2016 Chevrolet Camaro 1LT Convertible
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GM Idling Camaro, Corvette and Cadillac Production as to Trim Inventory Levels

General Motors has announced that they will temporarily halt production at a handful of assembly plants around the US including those facilities which build the Chevrolet Camaro and the Chevrolet Corvette in an effort to burn through existing inventory – with the downtime ranging from 1-3 weeks depending on the plant.

In the American auto industry, automakers try to maintain an inventory supply level of around 70 days, but with some of their vehicles grossly exceeding those ideal levels, General Motors will idle production at five plants around the United States, including those plants which build the Chevrolet Camaro, the Chevrolet Corvette and a handful of other popular models. This will allow dealerships some time to sell off some of the cars already on lots around the country before building more. (Update: The C7 Corvette Inventory Is Diminishing Regardless of Upcoming C8 Reveal.)

Inventory Levels Across the Industry
Across the auto industry, companies try to maintain an inventory supply level of around 70 days – meaning that they have enough vehicles on lots around the country to satisfy 70 days’ worth of sales. When a company has a much larger inventory supply which is continuously growing, they are essentially building vehicles at a greater rate than they are selling, and that is bad for business.

Unfortunately, General Motors has a list of vehicles with a much larger inventory around the country, so they are halting production for a short time to reduce inventory levels. Those vehicles which are in-excess of the normal 70-day threshold are the Buick LaCrosse, Cadillac CT6, Cadillac ATS, Cadillac CTS, xChevrolet Impala, Chevrolet Malibu, Chevrolet Camaro, Chevrolet Volt, Chevrolet Cruze and Chevrolet Corvette – all of which are built in one of five plants around the USA.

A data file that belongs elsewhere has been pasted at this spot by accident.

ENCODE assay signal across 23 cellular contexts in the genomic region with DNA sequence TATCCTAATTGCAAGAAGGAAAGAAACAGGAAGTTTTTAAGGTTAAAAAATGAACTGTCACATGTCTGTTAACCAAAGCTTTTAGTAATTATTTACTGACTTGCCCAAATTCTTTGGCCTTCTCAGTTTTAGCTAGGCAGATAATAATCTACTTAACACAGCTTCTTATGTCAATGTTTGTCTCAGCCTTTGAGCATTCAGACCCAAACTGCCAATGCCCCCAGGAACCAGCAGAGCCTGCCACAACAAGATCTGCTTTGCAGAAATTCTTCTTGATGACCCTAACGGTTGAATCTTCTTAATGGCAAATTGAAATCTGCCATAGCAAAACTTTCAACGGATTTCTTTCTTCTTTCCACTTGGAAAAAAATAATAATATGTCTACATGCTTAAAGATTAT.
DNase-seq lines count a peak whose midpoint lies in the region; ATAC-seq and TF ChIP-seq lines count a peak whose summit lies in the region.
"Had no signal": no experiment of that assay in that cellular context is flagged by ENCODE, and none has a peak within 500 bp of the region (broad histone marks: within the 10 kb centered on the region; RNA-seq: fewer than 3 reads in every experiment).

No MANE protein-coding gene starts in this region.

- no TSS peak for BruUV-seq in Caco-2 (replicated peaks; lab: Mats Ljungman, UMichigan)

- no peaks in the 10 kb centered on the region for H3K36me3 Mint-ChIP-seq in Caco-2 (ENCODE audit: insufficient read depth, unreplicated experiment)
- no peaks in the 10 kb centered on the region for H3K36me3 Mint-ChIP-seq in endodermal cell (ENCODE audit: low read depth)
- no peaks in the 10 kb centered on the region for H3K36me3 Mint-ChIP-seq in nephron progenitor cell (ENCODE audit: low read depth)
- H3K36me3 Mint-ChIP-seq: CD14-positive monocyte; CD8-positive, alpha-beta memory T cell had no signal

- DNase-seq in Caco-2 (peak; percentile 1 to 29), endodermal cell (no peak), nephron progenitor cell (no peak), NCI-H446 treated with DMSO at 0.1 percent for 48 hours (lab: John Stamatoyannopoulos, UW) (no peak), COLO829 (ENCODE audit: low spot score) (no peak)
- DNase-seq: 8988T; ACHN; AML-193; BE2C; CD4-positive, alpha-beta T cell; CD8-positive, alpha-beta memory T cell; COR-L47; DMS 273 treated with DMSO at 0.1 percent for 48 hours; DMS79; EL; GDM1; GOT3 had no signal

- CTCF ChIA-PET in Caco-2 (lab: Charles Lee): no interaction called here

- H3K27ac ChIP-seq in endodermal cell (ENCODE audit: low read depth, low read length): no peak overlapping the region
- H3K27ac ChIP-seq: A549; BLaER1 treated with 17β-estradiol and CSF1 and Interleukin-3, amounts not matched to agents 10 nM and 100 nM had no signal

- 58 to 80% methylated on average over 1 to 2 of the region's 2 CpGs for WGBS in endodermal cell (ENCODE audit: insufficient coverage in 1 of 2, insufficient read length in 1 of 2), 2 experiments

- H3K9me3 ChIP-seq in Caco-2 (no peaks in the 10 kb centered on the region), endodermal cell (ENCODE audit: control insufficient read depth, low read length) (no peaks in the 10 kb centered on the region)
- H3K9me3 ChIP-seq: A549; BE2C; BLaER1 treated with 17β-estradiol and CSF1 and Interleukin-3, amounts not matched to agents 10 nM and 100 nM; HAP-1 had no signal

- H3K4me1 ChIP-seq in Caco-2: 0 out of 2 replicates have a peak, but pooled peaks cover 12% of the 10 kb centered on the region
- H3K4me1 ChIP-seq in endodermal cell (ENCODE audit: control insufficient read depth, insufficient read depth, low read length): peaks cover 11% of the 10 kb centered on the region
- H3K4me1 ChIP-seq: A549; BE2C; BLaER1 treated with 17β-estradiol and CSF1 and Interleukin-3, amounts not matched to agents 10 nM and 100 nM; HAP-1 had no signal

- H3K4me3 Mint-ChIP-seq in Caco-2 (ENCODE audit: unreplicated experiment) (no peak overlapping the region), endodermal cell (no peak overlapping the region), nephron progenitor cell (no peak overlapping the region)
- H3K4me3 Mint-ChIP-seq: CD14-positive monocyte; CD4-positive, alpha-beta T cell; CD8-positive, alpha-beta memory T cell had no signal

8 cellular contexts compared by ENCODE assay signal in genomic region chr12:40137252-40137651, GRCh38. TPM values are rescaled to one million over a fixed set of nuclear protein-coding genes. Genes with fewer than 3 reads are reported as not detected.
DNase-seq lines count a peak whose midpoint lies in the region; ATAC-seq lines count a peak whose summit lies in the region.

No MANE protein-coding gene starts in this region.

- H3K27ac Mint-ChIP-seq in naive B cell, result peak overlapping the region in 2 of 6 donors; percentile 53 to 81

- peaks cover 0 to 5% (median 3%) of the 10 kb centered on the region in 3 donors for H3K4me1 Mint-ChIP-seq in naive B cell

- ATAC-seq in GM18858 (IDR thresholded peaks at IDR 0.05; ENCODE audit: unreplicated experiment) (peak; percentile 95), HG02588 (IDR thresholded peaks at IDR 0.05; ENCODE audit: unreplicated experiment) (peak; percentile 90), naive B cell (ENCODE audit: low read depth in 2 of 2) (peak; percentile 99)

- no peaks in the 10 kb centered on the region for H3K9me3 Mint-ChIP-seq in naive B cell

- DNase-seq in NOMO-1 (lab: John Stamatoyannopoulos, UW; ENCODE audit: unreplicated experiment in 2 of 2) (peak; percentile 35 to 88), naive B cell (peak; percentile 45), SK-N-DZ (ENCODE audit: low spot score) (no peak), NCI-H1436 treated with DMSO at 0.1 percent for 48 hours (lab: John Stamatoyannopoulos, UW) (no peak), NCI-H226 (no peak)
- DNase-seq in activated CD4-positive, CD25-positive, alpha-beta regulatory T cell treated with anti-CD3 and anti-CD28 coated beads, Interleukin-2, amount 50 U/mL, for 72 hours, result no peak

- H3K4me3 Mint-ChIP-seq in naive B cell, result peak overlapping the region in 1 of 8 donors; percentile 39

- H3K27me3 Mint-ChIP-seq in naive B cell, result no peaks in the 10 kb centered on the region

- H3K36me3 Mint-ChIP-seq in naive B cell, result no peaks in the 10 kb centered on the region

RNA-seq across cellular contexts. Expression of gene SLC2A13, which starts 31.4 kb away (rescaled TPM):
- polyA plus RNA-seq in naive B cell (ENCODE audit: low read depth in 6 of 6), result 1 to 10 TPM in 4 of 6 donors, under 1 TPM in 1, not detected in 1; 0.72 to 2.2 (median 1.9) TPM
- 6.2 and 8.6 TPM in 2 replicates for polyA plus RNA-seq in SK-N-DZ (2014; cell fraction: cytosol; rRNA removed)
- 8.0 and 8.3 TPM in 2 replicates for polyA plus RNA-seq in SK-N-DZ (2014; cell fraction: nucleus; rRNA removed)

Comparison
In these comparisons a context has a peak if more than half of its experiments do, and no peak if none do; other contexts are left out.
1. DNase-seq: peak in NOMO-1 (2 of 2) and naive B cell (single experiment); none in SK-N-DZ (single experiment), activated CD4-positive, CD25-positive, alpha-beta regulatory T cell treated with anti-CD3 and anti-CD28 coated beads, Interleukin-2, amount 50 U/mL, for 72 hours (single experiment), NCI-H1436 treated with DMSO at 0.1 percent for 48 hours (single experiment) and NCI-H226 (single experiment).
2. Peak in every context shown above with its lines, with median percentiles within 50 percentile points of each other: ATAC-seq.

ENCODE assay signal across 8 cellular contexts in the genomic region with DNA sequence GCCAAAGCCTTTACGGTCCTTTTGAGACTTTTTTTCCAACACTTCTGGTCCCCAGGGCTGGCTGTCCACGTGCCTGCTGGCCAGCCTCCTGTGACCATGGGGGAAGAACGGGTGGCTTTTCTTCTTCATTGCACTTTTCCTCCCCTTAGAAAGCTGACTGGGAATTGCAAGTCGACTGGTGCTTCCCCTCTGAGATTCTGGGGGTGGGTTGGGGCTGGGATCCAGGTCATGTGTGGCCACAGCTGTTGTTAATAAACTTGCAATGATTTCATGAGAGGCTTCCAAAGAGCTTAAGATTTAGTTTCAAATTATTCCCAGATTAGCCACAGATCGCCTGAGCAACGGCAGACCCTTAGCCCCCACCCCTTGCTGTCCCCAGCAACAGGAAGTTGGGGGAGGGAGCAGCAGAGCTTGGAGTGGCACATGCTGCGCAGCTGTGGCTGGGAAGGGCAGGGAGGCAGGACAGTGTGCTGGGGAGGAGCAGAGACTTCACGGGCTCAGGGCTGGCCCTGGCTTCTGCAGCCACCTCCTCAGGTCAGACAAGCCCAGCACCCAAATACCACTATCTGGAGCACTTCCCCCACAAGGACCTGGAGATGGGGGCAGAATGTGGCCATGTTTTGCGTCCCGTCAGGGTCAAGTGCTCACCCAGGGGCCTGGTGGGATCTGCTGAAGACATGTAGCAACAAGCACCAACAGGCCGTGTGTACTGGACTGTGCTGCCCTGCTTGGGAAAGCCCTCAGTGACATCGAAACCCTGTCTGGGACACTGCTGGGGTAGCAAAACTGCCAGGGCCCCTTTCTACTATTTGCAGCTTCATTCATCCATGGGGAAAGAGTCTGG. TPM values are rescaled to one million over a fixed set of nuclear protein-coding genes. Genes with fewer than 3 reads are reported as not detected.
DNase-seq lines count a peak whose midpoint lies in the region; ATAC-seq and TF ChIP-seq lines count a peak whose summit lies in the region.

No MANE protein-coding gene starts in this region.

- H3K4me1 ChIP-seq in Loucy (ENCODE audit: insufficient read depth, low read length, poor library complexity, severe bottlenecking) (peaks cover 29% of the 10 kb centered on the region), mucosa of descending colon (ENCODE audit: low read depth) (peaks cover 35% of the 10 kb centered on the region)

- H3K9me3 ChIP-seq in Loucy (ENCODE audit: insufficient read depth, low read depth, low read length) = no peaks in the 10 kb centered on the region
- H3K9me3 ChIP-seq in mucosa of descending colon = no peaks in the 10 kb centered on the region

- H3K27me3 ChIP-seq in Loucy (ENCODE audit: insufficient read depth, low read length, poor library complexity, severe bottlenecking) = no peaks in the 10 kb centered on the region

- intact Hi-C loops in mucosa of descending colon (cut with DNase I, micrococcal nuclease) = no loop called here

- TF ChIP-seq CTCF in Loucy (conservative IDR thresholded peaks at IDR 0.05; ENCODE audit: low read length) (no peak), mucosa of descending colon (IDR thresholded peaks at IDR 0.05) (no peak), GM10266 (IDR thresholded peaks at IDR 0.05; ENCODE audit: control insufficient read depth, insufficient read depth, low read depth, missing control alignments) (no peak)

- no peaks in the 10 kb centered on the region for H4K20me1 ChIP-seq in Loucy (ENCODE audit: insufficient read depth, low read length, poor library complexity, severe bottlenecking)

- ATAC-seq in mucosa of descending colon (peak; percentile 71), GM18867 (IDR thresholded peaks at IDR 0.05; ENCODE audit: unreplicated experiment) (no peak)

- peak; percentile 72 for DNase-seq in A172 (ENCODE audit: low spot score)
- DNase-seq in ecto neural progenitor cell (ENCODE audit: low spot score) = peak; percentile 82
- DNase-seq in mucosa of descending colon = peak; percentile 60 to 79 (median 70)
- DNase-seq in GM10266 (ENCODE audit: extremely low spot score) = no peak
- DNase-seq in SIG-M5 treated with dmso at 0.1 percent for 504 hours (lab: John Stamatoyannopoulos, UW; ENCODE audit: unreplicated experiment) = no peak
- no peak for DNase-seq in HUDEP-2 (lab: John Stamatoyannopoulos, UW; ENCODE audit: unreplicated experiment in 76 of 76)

GM’s High Inventory Levels
According to The Detroit News, the Camaro and Corvette had the biggest inventory levels at the end of November, with the Camaro sitting at 177 days and the Corvette at 170 days’ worth. The Buick LaCrosse had a 168-day supply, the Cadillac CTS had 132 days, the Chevy Cruze had 121 days, the Cadillac ATS had 119 days and the Cadillac CT6 had 110 days.

As a result, GM will stop production at the Detroit Hamtramck plant (LaCrosse, CT6, Impala, Volt) and at the Fairfax Kansas plant (Malibu) for three weeks. The Lansing Grand River plant (ATS, CTS, Camaro) will pause for two weeks. The Lordstown Ohio plant (Cruze) and the Bowling Green Kentucky plant (Corvette) will each stop building cars for a week. The third shift at Lansing Grand River and Lordstown will also be removed altogether in January, presumably following this newly planned downtime.

It should be noted that GM isn’t expecting to get those vehicles all down to the 70-day supply level in the next few months, but the goal is to get their total fleet down around that 70-day mark. At the end of November, GM had an 87-day supply, but the company expects that number to be down around 70 days by the end of the year. With just 12 days left in the year, that seems like a tall task, but in any case, the planned downtime at those five plants next year should help cut the unnecessarily high inventory levels – especially for vehicles like the Camaro and Corvette, which don’t typically sell very well during the winter months.

Source: The Detroit News

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